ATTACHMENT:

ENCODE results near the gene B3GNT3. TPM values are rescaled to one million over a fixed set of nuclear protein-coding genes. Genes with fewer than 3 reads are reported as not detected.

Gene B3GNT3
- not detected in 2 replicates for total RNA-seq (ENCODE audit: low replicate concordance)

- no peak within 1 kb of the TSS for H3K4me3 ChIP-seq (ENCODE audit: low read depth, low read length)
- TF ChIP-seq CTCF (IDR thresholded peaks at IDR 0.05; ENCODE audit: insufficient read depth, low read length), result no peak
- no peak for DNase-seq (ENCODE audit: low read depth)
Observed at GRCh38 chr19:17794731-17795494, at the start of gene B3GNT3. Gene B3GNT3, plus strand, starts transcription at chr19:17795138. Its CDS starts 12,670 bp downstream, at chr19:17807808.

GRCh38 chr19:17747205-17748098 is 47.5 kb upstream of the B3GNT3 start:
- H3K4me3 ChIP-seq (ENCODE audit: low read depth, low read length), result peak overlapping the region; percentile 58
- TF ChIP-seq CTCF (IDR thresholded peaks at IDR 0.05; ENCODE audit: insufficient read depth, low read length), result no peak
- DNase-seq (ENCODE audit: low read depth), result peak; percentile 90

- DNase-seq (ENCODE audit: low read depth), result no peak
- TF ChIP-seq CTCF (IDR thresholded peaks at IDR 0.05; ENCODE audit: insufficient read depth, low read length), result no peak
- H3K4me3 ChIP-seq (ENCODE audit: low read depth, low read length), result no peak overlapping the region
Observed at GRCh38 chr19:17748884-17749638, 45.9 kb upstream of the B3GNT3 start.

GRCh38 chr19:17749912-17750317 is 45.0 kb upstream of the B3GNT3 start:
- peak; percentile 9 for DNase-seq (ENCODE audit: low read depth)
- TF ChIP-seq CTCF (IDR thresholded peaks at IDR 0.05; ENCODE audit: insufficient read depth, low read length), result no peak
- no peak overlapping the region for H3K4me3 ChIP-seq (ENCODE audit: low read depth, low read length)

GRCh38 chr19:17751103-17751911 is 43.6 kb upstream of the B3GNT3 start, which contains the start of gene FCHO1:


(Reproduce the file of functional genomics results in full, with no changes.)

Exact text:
ENCODE results near the gene B3GNT3. TPM values are rescaled to one million over a fixed set of nuclear protein-coding genes. Genes with fewer than 3 reads are reported as not detected.

Gene B3GNT3
- not detected in 2 replicates for total RNA-seq (ENCODE audit: low replicate concordance)

- no peak within 1 kb of the TSS for H3K4me3 ChIP-seq (ENCODE audit: low read depth, low read length)
- TF ChIP-seq CTCF (IDR thresholded peaks at IDR 0.05; ENCODE audit: insufficient read depth, low read length), result no peak
- no peak for DNase-seq (ENCODE audit: low read depth)
Observed at GRCh38 chr19:17794731-17795494, at the start of gene B3GNT3. Gene B3GNT3, plus strand, starts transcription at chr19:17795138. Its CDS starts 12,670 bp downstream, at chr19:17807808.

GRCh38 chr19:17747205-17748098 is 47.5 kb upstream of the B3GNT3 start:
- H3K4me3 ChIP-seq (ENCODE audit: low read depth, low read length), result peak overlapping the region; percentile 58
- TF ChIP-seq CTCF (IDR thresholded peaks at IDR 0.05; ENCODE audit: insufficient read depth, low read length), result no peak
- DNase-seq (ENCODE audit: low read depth), result peak; percentile 90

- DNase-seq (ENCODE audit: low read depth), result no peak
- TF ChIP-seq CTCF (IDR thresholded peaks at IDR 0.05; ENCODE audit: insufficient read depth, low read length), result no peak
- H3K4me3 ChIP-seq (ENCODE audit: low read depth, low read length), result no peak overlapping the region
Observed at GRCh38 chr19:17748884-17749638, 45.9 kb upstream of the B3GNT3 start.

GRCh38 chr19:17749912-17750317 is 45.0 kb upstream of the B3GNT3 start:
- peak; percentile 9 for DNase-seq (ENCODE audit: low read depth)
- TF ChIP-seq CTCF (IDR thresholded peaks at IDR 0.05; ENCODE audit: insufficient read depth, low read length), result no peak
- no peak overlapping the region for H3K4me3 ChIP-seq (ENCODE audit: low read depth, low read length)

GRCh38 chr19:17751103-17751911 is 43.6 kb upstream of the B3GNT3 start, which contains the start of gene FCHO1: